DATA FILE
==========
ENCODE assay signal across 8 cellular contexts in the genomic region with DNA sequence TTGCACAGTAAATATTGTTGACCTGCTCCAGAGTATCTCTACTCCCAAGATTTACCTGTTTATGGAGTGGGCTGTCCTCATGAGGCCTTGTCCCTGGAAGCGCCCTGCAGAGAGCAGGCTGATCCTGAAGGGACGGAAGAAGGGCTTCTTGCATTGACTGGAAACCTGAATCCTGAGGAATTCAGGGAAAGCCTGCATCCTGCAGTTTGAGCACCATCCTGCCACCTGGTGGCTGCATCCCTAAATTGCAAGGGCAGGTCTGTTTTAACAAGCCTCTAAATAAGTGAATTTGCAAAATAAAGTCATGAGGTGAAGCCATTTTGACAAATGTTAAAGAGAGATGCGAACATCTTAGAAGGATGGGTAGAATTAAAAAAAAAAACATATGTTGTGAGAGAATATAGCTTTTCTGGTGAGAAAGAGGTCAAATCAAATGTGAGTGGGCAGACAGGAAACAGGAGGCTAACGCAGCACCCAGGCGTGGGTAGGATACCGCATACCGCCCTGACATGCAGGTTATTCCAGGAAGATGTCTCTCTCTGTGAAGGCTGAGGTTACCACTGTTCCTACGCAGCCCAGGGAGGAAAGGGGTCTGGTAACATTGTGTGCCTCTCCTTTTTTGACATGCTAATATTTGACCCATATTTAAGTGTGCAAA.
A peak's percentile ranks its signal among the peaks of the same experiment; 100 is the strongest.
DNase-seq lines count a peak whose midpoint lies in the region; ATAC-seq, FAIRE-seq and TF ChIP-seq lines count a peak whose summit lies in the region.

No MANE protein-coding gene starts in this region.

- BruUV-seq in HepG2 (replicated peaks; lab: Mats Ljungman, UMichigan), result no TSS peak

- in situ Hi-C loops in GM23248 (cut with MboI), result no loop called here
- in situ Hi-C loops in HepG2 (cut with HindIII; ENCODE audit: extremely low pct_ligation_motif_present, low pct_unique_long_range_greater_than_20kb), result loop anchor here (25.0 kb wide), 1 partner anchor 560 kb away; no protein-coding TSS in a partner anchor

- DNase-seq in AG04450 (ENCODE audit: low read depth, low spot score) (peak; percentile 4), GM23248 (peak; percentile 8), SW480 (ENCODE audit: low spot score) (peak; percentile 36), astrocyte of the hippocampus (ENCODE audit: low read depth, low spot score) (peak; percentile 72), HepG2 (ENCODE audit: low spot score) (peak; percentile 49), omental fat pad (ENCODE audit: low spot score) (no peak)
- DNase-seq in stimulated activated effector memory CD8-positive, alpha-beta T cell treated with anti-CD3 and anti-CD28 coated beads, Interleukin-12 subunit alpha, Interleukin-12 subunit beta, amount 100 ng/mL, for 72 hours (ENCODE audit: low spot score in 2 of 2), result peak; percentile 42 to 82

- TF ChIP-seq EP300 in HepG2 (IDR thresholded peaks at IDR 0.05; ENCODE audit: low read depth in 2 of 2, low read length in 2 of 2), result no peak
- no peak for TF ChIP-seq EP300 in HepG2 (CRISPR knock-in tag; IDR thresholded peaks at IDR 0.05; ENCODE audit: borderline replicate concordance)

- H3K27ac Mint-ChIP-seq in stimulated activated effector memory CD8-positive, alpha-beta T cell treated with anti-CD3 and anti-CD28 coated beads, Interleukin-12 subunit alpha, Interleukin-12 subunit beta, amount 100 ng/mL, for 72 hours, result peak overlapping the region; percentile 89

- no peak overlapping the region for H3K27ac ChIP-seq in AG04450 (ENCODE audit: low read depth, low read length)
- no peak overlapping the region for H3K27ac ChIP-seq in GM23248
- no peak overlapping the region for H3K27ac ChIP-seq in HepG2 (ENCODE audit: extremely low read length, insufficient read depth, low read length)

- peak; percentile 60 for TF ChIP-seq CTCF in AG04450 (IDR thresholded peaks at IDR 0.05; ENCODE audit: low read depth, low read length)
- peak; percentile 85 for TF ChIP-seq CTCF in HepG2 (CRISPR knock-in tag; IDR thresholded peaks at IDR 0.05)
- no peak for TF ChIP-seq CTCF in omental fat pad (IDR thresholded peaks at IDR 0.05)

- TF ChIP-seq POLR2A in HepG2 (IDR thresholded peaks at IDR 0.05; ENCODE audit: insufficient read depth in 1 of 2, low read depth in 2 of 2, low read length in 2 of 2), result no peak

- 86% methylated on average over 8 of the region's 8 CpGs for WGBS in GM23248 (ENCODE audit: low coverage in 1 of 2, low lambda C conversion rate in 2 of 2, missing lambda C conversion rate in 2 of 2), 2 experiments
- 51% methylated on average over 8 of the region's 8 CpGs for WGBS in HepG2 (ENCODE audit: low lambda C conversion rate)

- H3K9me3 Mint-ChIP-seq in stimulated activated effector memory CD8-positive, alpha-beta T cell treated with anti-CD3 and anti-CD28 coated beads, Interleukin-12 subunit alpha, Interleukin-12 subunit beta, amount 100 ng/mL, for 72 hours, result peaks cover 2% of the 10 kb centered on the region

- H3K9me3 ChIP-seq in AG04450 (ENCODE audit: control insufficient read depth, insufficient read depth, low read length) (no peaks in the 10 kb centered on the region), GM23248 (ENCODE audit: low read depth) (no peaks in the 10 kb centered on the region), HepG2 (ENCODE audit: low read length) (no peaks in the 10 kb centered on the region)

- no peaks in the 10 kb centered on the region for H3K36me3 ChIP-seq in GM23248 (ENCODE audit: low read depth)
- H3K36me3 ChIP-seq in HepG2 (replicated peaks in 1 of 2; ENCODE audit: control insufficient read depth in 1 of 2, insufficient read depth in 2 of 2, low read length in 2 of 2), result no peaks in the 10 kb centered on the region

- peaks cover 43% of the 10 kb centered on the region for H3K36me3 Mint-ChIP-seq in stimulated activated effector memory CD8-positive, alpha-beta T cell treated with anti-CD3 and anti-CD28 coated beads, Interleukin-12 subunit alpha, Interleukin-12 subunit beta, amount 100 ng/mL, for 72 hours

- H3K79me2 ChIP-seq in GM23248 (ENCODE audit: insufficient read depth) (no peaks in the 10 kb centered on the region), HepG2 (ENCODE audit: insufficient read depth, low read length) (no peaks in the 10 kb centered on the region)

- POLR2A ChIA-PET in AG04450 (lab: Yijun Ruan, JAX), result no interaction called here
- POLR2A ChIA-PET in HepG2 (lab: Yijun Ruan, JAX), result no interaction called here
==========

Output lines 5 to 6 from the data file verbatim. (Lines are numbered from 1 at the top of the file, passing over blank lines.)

- BruUV-seq in HepG2 (replicated peaks; lab: Mats Ljungman, UMichigan), result no TSS peak

- in situ Hi-C loops in GM23248 (cut with MboI), result no loop called here